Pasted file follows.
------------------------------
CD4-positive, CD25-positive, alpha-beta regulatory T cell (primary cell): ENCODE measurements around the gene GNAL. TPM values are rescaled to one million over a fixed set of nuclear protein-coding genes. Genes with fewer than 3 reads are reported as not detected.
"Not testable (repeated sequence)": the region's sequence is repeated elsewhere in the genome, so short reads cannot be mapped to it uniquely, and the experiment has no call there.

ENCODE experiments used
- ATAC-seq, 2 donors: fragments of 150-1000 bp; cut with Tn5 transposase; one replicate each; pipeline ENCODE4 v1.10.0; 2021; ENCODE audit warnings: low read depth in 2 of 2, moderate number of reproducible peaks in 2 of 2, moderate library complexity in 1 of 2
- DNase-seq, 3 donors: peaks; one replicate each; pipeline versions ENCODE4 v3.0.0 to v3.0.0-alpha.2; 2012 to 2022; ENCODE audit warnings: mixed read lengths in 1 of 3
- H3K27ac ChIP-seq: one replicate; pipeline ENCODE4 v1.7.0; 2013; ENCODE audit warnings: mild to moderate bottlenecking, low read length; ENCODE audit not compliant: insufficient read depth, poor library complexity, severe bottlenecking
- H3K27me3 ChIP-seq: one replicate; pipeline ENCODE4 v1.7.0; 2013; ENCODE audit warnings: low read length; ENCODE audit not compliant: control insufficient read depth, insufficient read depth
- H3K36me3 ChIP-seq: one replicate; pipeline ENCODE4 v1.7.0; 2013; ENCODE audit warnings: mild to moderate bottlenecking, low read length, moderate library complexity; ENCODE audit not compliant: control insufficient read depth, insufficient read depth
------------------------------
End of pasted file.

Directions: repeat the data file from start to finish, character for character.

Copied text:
CD4-positive, CD25-positive, alpha-beta regulatory T cell (primary cell): ENCODE measurements around the gene GNAL. TPM values are rescaled to one million over a fixed set of nuclear protein-coding genes. Genes with fewer than 3 reads are reported as not detected.
"Not testable (repeated sequence)": the region's sequence is repeated elsewhere in the genome, so short reads cannot be mapped to it uniquely, and the experiment has no call there.

ENCODE experiments used
- ATAC-seq, 2 donors: fragments of 150-1000 bp; cut with Tn5 transposase; one replicate each; pipeline ENCODE4 v1.10.0; 2021; ENCODE audit warnings: low read depth in 2 of 2, moderate number of reproducible peaks in 2 of 2, moderate library complexity in 1 of 2
- DNase-seq, 3 donors: peaks; one replicate each; pipeline versions ENCODE4 v3.0.0 to v3.0.0-alpha.2; 2012 to 2022; ENCODE audit warnings: mixed read lengths in 1 of 3
- H3K27ac ChIP-seq: one replicate; pipeline ENCODE4 v1.7.0; 2013; ENCODE audit warnings: mild to moderate bottlenecking, low read length; ENCODE audit not compliant: insufficient read depth, poor library complexity, severe bottlenecking
- H3K27me3 ChIP-seq: one replicate; pipeline ENCODE4 v1.7.0; 2013; ENCODE audit warnings: low read length; ENCODE audit not compliant: control insufficient read depth, insufficient read depth
- H3K36me3 ChIP-seq: one replicate; pipeline ENCODE4 v1.7.0; 2013; ENCODE audit warnings: mild to moderate bottlenecking, low read length, moderate library complexity; ENCODE audit not compliant: control insufficient read depth, insufficient read depth